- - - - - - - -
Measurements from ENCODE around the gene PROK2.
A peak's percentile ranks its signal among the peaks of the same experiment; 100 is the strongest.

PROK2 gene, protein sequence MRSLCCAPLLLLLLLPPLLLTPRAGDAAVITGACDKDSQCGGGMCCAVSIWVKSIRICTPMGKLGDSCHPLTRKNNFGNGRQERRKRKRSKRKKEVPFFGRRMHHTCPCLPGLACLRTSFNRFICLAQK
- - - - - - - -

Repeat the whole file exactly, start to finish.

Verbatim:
Measurements from ENCODE around the gene PROK2.
A peak's percentile ranks its signal among the peaks of the same experiment; 100 is the strongest.

PROK2 gene, protein sequence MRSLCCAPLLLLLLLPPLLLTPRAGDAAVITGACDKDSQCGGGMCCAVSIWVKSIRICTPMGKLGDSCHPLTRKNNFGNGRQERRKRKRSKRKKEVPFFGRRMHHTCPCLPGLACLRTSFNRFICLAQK